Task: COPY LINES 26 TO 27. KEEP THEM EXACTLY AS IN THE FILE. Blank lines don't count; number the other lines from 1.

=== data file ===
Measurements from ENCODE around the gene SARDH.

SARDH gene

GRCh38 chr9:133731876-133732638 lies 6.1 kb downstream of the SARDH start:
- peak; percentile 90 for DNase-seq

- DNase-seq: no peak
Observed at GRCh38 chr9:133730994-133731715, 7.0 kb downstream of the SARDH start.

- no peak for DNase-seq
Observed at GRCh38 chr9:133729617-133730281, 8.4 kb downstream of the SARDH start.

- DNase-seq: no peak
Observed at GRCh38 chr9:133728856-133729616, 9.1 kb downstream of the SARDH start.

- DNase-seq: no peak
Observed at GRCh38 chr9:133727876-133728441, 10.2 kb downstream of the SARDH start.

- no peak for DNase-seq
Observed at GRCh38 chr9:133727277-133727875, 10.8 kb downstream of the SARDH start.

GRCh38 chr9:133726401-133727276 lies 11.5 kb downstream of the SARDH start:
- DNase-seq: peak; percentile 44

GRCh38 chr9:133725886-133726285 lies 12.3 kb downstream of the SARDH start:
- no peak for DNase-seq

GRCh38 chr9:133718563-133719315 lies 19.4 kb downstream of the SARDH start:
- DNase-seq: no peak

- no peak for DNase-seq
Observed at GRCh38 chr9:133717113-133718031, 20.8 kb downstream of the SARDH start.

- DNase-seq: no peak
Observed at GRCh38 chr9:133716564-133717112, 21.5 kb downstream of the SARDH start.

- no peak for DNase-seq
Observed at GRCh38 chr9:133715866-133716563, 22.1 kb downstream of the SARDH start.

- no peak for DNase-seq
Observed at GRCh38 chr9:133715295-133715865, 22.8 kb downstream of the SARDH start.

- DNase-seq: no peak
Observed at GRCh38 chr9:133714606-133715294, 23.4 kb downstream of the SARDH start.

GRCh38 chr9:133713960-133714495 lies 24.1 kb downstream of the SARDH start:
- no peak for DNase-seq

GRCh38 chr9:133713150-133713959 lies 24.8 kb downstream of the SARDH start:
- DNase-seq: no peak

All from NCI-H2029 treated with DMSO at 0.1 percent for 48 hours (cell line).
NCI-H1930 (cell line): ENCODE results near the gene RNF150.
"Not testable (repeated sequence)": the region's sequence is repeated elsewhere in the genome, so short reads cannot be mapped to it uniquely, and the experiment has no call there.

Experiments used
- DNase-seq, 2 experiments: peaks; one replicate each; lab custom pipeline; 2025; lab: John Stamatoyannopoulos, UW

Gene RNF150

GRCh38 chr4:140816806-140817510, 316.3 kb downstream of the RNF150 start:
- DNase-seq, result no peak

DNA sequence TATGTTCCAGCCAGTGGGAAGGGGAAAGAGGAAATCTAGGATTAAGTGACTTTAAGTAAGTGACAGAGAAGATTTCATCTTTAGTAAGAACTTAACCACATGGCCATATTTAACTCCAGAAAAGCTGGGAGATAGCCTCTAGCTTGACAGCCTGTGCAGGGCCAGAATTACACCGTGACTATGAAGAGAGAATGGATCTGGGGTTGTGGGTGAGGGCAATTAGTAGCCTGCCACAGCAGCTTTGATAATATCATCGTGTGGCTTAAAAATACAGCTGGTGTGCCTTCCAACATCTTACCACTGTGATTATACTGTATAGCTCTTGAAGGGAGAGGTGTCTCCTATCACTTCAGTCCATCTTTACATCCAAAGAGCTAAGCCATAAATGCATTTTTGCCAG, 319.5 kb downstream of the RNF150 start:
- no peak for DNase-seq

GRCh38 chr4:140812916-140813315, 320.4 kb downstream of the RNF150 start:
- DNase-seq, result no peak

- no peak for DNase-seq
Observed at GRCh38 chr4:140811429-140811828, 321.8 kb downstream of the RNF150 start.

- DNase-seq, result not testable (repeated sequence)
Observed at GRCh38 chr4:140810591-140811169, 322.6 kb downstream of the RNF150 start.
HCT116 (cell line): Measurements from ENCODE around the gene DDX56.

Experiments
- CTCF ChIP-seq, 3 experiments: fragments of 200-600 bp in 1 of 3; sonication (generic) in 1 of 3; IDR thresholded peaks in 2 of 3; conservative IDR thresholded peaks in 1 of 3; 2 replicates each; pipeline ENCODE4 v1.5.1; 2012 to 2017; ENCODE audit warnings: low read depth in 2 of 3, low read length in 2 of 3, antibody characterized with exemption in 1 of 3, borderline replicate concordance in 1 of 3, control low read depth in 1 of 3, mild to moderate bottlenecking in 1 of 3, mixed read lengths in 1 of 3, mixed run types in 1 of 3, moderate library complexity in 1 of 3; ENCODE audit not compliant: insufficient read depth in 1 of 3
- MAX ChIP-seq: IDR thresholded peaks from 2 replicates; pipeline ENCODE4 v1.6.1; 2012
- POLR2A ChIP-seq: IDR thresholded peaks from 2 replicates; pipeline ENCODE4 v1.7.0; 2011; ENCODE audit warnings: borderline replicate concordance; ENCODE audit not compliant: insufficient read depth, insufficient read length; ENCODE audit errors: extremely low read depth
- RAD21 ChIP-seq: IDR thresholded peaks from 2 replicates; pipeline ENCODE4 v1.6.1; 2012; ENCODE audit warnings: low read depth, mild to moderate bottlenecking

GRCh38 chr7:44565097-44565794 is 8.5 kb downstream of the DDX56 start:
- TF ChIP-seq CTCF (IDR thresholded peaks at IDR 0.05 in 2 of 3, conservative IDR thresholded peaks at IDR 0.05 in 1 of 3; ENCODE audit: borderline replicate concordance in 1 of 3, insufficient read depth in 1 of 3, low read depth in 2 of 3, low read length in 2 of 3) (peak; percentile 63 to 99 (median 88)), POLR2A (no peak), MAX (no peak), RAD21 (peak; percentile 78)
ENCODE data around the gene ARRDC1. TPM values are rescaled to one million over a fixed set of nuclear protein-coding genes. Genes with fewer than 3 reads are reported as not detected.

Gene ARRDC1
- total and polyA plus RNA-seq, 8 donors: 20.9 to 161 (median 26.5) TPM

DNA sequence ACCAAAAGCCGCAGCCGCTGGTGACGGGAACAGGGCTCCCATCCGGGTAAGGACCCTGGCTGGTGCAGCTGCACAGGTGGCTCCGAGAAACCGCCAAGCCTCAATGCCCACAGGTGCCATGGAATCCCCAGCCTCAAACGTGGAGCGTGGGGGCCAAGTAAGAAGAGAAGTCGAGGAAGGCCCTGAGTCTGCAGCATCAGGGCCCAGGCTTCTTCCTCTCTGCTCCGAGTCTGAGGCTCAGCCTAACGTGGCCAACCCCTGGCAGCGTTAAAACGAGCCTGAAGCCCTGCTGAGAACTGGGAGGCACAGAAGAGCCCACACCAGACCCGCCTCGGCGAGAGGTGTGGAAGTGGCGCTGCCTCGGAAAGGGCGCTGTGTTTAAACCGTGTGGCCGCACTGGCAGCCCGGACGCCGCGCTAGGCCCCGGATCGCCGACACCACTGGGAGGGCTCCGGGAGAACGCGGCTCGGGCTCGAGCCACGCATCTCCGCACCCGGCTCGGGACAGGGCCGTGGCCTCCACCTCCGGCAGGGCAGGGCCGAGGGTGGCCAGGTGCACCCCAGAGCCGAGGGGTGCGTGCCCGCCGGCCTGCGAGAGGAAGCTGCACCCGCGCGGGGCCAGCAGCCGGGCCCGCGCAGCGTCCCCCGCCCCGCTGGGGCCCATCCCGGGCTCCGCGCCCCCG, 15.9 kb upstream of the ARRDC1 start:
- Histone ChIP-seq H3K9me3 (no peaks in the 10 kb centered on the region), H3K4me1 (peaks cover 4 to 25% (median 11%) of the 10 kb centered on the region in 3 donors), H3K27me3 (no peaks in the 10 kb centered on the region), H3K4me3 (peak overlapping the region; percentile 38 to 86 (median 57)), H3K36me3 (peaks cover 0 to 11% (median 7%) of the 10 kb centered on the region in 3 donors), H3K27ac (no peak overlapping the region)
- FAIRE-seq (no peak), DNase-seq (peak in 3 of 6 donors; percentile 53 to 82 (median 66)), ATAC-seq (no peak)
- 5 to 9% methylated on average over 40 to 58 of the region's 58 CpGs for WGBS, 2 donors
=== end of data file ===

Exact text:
Observed at GRCh38 chr9:133715866-133716563, 22.1 kb downstream of the SARDH start.

- no peak for DNase-seq